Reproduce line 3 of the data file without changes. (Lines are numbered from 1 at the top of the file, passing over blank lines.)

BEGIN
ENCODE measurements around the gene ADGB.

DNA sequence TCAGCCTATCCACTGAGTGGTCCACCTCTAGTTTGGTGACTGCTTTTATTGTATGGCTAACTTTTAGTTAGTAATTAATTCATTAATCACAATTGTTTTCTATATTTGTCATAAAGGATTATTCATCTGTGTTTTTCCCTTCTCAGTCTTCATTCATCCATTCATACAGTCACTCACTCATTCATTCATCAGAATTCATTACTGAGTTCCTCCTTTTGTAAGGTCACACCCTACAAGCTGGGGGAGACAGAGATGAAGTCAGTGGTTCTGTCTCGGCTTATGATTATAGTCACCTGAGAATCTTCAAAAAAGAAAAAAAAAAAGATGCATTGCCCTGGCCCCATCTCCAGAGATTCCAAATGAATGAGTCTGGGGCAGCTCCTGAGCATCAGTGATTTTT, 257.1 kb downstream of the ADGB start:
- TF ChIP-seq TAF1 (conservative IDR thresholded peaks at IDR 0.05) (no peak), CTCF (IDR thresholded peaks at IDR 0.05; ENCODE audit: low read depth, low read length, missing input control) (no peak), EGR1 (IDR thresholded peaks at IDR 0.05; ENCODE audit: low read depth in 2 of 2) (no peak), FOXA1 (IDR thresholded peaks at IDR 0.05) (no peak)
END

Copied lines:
- TF ChIP-seq TAF1 (conservative IDR thresholded peaks at IDR 0.05) (no peak), CTCF (IDR thresholded peaks at IDR 0.05; ENCODE audit: low read depth, low read length, missing input control) (no peak), EGR1 (IDR thresholded peaks at IDR 0.05; ENCODE audit: low read depth in 2 of 2) (no peak), FOXA1 (IDR thresholded peaks at IDR 0.05) (no peak)